who would inform the manufacturing planner that the purchasing order had been issued.

There were 6 to 8 different links in this communication chain running from the purchasing clerk to the manufacturing planner or production planner.

Each message would go up the chain in a department, right up to the department head, and then across to another department head who would filter the message down all the way to a person who would act on it.

In such a world with these eight or more different links in the chain, the time difference by itself was enough for the message to lose its effectiveness.

Combine that timing issue with the possibility of a message getting garbled in a long chain of communication, due to the differences of intentions and possibility of misinterpretations of messages,

suddenly you realize what a nightmare it would cause.

Not only that, the departmental heads were almost always the biggest bottlenecks in such a communication scheme where nothing would go up, down or sideways without a departmental head’s approval.

Obviously, their capacity to process information was only limited by how much time they had.

Problems of the organization without supply chain management

Now before you think of this as a ludicrous, and imaginary situation –

let me add that I encountered exactly this situation in an Island airlines where I had the opportunity to participate in a business transformation exercise a few years ago.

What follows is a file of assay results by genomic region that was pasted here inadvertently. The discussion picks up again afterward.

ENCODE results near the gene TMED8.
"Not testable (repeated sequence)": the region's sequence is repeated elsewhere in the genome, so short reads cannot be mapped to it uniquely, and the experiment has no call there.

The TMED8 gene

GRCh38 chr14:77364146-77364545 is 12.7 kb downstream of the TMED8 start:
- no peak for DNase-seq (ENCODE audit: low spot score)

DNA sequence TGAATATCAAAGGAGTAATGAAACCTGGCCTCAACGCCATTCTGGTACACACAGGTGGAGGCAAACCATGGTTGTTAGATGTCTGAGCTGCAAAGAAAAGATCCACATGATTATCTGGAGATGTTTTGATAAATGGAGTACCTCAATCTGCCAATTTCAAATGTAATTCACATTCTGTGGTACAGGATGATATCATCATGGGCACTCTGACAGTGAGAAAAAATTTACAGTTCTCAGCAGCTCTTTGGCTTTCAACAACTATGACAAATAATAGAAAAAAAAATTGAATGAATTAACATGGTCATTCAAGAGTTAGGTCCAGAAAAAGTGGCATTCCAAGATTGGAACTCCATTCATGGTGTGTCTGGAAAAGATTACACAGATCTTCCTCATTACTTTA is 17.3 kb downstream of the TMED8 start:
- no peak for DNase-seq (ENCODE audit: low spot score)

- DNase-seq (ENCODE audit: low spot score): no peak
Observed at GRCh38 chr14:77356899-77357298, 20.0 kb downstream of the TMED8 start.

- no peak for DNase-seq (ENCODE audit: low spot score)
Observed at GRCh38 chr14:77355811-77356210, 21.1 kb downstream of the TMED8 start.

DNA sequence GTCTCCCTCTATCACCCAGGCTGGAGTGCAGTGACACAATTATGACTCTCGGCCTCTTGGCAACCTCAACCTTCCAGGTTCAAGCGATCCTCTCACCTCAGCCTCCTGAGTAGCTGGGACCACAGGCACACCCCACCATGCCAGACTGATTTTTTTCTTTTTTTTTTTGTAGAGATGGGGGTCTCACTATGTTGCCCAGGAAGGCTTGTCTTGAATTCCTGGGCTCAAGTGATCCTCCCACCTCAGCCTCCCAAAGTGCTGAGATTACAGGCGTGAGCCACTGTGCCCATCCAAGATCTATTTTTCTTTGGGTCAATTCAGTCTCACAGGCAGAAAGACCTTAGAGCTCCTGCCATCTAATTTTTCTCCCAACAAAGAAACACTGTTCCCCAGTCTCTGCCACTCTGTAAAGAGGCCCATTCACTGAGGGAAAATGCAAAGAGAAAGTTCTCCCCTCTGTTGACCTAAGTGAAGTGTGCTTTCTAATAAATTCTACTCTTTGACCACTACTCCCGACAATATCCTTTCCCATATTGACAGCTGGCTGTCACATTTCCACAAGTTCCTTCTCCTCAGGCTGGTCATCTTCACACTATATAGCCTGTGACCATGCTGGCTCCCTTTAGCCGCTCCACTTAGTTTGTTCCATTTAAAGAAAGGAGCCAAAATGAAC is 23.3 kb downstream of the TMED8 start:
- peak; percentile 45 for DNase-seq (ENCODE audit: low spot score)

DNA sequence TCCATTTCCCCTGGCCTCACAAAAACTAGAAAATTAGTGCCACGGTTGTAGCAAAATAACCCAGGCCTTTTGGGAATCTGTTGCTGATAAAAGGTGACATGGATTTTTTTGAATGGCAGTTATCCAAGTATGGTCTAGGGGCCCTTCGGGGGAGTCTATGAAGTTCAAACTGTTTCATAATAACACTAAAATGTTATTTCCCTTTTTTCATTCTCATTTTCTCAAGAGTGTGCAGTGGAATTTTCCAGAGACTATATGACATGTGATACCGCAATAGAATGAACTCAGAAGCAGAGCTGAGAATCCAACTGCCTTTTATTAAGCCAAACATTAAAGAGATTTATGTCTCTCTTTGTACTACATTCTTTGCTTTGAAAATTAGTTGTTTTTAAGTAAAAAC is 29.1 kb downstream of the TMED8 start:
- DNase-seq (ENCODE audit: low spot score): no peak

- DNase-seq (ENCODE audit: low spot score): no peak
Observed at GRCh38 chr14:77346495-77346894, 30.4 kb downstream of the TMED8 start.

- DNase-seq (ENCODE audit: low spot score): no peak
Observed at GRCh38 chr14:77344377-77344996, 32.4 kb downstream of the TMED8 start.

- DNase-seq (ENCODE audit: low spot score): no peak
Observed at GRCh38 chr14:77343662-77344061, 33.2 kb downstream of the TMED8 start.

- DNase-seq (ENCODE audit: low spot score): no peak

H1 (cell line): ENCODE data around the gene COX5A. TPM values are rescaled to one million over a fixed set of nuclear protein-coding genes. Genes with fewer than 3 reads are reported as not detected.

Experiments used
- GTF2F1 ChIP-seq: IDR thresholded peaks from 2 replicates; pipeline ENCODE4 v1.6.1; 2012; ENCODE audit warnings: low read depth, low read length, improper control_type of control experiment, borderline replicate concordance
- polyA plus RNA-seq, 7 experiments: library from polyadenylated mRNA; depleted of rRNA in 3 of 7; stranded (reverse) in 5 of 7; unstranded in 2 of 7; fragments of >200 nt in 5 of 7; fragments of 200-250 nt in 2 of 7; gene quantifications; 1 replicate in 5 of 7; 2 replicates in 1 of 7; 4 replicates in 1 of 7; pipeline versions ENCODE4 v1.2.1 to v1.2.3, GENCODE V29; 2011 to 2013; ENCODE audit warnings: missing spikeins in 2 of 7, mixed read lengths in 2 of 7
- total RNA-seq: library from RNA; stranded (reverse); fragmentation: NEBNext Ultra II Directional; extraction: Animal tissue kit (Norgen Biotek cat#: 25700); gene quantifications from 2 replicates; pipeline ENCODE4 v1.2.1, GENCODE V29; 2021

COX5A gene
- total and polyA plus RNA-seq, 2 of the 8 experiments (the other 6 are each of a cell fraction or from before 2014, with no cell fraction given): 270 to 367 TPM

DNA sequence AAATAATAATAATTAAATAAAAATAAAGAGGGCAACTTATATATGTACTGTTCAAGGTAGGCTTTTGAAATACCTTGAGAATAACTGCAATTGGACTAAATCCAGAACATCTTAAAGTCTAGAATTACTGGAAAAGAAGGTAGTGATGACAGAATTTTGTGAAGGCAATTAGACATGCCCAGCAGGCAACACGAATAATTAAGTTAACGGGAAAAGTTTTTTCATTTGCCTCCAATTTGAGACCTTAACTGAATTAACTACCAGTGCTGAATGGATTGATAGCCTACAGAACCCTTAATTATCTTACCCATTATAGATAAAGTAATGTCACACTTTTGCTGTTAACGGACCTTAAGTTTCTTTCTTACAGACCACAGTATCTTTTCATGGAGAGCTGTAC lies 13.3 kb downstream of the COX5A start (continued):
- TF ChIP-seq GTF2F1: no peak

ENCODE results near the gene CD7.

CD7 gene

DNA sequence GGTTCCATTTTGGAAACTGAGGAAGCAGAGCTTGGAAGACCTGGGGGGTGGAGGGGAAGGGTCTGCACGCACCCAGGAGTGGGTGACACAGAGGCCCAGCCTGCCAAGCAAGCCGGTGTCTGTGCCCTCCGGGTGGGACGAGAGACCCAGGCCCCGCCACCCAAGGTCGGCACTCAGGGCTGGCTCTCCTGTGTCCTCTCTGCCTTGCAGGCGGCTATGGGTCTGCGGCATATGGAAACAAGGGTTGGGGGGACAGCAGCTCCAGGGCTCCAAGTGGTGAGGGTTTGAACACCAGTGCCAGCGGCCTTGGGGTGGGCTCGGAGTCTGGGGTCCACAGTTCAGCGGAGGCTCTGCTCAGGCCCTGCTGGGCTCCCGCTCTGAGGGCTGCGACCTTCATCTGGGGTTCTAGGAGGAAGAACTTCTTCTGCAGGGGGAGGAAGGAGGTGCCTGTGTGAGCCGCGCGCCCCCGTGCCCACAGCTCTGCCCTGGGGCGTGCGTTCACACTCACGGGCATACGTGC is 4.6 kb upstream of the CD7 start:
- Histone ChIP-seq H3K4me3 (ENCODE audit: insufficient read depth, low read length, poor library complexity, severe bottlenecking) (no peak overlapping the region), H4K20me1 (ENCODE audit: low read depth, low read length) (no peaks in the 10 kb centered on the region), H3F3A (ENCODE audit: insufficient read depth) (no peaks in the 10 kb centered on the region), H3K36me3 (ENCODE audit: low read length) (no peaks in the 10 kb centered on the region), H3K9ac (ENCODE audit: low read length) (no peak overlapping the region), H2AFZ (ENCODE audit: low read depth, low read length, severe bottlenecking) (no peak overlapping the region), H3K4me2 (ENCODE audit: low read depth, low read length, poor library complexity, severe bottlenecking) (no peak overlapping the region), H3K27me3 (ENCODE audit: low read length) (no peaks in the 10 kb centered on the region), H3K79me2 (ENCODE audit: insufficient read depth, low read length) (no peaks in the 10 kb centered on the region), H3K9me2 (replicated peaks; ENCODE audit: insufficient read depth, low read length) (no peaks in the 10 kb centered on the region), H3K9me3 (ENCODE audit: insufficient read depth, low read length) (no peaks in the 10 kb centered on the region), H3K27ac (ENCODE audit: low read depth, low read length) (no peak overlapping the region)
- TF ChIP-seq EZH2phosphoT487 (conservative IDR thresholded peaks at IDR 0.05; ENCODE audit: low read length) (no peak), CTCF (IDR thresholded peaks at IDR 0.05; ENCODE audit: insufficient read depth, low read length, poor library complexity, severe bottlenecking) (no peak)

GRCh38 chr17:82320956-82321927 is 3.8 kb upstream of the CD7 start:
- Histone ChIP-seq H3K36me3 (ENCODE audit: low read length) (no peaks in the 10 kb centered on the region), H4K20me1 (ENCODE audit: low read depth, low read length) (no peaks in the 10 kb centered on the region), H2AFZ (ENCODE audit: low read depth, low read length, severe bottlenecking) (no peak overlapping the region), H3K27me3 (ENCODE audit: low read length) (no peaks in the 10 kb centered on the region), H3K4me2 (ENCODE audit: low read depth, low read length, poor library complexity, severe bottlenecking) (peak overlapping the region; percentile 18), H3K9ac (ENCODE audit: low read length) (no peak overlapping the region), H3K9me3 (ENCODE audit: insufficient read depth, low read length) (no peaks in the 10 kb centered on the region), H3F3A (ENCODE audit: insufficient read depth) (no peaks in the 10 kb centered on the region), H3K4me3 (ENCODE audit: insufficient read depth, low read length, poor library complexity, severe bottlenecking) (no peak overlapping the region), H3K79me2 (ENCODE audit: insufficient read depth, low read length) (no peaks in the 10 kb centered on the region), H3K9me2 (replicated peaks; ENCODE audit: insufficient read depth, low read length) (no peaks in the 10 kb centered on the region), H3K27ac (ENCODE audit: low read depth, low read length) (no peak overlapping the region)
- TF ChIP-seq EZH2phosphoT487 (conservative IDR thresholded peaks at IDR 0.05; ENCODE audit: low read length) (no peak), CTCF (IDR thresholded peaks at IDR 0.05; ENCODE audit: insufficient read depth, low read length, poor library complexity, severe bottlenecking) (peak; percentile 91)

Many other organisations I have had the opportunity to serve exhibit at least some symptoms of the same malaise.

So, what would be the typical complications you could encounter if there was no SCM?

You would notice that some easy five-minute jobs could quite possibly take days to accomplish, for a simple reason of the lengthy communication chain required to get the cooperation.

You would also see a lot of confusion, because of the possibility of the message getting misrepresented.

You would see some coordination, but not a lot of it because of the nature and length of the communication chain.

You would see a lot of bureaucratic nonsense with people hoarding information and only giving it to their bosses or their subordinates in a very selective manner.

In many cases, this information hoarding would be pointless and even harmful. The rationale behind the behaviour might simply be a cultural norm or an expectation in such a hierarchical organization.

Supply Chain Job Strategy

You would also see too much command and control in this type of organization, for the simple reason that when everything has to pass through a departmental head,

he becomes an ultimate arbiter of what information filters through and what does not.

You would also see that the departmental head would have to make all the decisions.